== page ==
MAC: Mines and Communities

Scandal still stalks the stock markets of Canada

Published by MAC on 2012-11-11
Source: Nostromo Research (2012-11-10)

What is it about the mentality of some Canadian citizens that seems to propel them into mining scams?

It's not a genetic propensity of course: the country has more than its fair share of industry critics.

Possibly it's because Canadian stock markets still host by far the largest number of dubious junior mining outfits.

And thereby attract equally dodgy entrepreneurs, as wasps to a honeypot.

Nostromo Research investigates further...

Canadian Shenanigans

Is it Bre-X Mark Two?

Nostromo Research

10 November 2012

The "From Money to Metal" website last week posted three new entries which have a lot in common.

They relate to allegedly fraudulent schemes, used by private promoters to profit from boosting a mining company's stock price, even when there's little or nothing in the ground to justify doing so.

All three schemes were played out by Canadian citizens in North America.

Take Kelly Fielder. He's alleged to have raised money for a capital pool company and defrauded the man who gave it to him; he's also currently promoting a gold "shell" company. See:

Then there's Bobby Genovese, a flamboyant private equity and venture capitalist, accused along with others of holding undisclosed control over tens of millions of shares in a US company called Liberty Silver.

Supposedly, this created a huge rally in the company's share value just before trading was suspended and the price collapsed. See:

Equally intriguing - and certainly as inventive - is Tom Coldicutt, a former Vancouver stockbroker, currently facing civil fraud charges in the United States for an OTC-BB (Over The Counter Bulletin Board) "shell selling scheme".

"Shell" (sometimes called "front" companies) are outfits listed on a stock exchange or similar market which may in reality have no assets to back their credibility. Unsuspecting, or naïve, investors who put money into them may end up in debt, while originators of the scheme become considerably better off  - at least for a short while.

The United States Securities & Exchange Commission (SEC) claims that Coldicutt and his wife Elizabeth employed a network of nominee officers and directors that allowed them to create fifteen purported "mining companies". According to the SEC, Coldicutt then sold the companies as shells, grossing US$4.8-million in dodgy profits [Stockwatch, 24 October, 2012; Street Wire, 23 October 2012].

The SEC maintains that the couple never intended to run the companies as exploration outfits, "merely form[ing them] to be sold as clean shells for the benefit of the Coldicutts and their network of corporate nominees".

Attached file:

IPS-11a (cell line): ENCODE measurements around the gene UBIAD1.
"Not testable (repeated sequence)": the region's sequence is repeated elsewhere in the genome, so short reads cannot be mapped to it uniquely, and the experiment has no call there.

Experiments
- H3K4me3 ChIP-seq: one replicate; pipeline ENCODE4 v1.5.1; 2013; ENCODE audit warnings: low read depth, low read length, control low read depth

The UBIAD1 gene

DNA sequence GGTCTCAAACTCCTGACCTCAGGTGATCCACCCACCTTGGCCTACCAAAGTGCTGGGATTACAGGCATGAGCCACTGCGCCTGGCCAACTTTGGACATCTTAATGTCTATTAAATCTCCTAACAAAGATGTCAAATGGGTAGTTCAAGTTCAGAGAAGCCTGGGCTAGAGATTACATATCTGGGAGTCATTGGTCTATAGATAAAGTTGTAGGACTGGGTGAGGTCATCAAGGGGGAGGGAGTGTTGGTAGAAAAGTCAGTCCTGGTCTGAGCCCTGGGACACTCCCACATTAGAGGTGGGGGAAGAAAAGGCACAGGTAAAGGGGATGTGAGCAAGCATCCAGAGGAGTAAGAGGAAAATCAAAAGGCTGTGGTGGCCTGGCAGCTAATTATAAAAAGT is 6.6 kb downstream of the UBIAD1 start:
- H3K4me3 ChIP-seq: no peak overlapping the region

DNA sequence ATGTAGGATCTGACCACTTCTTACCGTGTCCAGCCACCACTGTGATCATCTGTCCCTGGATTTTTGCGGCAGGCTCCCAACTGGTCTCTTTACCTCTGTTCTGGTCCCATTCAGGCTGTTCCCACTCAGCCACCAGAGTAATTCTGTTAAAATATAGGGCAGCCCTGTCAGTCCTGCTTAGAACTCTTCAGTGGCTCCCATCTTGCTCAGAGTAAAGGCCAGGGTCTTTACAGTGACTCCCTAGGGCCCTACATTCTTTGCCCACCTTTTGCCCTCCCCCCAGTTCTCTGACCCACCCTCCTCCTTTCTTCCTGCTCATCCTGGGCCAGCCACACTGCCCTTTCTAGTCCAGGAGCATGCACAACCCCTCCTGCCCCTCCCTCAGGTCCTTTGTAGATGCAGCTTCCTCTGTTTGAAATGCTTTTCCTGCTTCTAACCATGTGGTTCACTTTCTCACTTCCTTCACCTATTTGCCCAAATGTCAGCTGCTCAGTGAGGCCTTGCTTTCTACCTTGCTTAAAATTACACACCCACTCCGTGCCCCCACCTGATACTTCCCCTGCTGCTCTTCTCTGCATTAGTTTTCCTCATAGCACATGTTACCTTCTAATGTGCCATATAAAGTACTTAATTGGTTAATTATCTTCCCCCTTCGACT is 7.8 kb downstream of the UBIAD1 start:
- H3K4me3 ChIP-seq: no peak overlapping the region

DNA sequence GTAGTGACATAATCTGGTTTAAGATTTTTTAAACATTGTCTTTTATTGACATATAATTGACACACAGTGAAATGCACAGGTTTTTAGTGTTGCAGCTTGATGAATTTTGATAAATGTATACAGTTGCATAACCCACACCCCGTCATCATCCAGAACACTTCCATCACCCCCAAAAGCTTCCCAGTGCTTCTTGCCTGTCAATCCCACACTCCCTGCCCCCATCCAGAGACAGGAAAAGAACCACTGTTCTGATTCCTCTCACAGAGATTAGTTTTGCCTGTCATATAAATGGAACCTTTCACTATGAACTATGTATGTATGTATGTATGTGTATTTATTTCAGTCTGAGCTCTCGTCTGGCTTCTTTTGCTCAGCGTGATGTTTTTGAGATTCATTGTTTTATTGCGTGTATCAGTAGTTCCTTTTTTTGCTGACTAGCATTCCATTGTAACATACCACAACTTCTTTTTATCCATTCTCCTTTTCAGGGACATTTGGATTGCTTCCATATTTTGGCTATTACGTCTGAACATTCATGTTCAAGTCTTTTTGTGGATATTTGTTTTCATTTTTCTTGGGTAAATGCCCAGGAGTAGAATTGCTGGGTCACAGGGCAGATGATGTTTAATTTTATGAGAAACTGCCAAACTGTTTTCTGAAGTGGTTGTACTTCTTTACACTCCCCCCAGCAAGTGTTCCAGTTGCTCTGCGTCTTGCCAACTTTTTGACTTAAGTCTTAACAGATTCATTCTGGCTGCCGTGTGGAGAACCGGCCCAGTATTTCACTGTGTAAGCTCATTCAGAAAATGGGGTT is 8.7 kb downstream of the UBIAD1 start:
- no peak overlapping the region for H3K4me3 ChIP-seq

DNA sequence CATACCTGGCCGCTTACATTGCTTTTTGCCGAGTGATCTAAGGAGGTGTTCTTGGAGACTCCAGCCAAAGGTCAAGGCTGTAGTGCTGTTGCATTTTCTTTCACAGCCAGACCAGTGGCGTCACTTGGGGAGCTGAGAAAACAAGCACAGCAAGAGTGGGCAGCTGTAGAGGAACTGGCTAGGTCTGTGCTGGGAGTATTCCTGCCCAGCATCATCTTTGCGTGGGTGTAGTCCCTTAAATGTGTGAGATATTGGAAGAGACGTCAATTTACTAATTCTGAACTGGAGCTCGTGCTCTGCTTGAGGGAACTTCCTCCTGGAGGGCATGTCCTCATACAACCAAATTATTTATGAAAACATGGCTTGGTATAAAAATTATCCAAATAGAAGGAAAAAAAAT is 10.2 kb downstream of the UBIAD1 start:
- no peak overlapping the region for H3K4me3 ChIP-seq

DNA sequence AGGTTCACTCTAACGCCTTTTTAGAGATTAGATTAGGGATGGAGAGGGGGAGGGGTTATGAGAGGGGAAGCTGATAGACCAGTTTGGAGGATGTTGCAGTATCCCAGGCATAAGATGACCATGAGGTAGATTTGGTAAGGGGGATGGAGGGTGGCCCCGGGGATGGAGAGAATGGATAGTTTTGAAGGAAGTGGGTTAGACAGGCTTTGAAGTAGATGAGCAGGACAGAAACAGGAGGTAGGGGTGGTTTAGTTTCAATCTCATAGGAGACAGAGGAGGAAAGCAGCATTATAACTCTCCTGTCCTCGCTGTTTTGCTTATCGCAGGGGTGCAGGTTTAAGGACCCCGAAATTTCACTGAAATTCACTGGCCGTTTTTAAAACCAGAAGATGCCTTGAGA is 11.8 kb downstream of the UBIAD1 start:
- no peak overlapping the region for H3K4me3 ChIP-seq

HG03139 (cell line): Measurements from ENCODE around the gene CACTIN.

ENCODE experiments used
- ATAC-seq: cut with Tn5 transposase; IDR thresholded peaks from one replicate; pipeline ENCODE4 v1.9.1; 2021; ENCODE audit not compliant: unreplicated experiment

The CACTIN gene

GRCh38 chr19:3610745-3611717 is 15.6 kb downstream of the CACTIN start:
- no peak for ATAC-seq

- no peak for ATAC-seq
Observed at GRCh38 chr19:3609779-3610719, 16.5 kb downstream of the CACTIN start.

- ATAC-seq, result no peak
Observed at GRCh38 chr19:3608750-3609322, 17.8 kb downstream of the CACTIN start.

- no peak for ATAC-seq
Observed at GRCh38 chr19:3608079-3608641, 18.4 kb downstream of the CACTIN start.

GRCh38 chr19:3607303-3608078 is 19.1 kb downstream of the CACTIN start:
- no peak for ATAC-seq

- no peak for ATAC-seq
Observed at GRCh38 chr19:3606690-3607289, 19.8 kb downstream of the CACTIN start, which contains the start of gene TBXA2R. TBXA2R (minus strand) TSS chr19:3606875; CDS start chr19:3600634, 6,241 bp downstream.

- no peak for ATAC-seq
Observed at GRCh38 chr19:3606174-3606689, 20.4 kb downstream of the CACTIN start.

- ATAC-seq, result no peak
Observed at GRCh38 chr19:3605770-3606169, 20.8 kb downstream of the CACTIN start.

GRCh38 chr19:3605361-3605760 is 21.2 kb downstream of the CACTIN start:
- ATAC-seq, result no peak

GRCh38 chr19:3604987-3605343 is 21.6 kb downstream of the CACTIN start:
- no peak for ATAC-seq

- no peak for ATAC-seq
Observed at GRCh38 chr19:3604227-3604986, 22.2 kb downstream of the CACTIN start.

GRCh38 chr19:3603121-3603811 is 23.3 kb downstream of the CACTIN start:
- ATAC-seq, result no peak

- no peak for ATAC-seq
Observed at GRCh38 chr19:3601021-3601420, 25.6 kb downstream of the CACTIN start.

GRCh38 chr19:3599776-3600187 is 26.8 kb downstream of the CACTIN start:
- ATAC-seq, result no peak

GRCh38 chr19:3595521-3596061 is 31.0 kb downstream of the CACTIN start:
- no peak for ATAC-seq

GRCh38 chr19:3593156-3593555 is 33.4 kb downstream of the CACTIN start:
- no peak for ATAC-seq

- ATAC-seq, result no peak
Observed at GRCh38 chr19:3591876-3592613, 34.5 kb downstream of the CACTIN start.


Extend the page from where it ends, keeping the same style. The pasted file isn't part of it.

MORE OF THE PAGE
Shell Shock

One example of this was a company called Mesquite Mining Inc, incorporated in October 2007 by one of Mrs. Coldicutt's friends "who knew nothing about mining".

Although Mesquite raised US$25,000 in a public offering purportedly made by 25 shareholders, "all of the money came from the Coldicutts", according to the SEC.

Like "many other companies in the scheme", Mesquite abandoned mining after obtaining its listing. In June 2009, Mr. Coldicutt negotiated an agreement to sell the company as a shell, obtaining US$225,000. (The company then became Mesa Energy Holdings Inc., an OTC-BB oil and gas company whose share price went to US$3.50 a share in 2010, but has now toppled to 17.9 cents.)

The other defendants in this case include Mr. Coldicutt's office manager who allegedly convinced her sister and a friend to serve as nominee officers and directors of two Coldicutt companies. Then there's a former housekeeper to the Coldicutts: the SEC claims she provided the names of 200 investors who purportedly subscribed to offerings in at least 12 of the Coldicutt companies.

San Diego lawyer, Robert Weaver, is said to have written opinion letters, served as securities counsel to the companies and helped prepare regulatory filings.

A final defendant is Elizabeth Coldicutt's son from a prior marriage, Christopher Greenwood. The SEC says he helped set up Las Rocas Mining Inc., a shell that Mr. Coldicutt ultimately sold for US$760,000.

The Coldicutts have disputed the SEC's contention that they only created the companies to sell them at a profit, arguing they were all formed to pursue genuine mining activities and only sold off as shells "after exploration activities showed [their properties] not to have commercial potential."

At the time of writing, no trial date had been set for a hearing of the case. See:

However the dark shadows, cast by the Bre-X scam fifteen years ago, still seem to hang heavy over Canada's stock markets. See: Canada-Ecuador: When Stock Exchanges Fuel Human Rights Violations

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